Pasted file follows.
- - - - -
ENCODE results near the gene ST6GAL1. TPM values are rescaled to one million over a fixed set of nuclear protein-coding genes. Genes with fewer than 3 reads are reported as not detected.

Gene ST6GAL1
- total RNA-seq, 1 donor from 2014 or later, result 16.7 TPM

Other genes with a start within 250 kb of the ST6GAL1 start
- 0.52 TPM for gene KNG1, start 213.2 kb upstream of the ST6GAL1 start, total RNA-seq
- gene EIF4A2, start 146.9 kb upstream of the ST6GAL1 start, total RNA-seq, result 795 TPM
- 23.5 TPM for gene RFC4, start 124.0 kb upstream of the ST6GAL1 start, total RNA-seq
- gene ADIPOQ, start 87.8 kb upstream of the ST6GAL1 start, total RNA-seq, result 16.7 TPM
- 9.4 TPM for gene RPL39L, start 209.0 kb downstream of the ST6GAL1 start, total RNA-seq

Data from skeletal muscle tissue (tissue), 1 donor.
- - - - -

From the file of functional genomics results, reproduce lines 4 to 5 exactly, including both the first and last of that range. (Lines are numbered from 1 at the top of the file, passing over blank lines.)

Other genes with a start within 250 kb of the ST6GAL1 start
- 0.52 TPM for gene KNG1, start 213.2 kb upstream of the ST6GAL1 start, total RNA-seq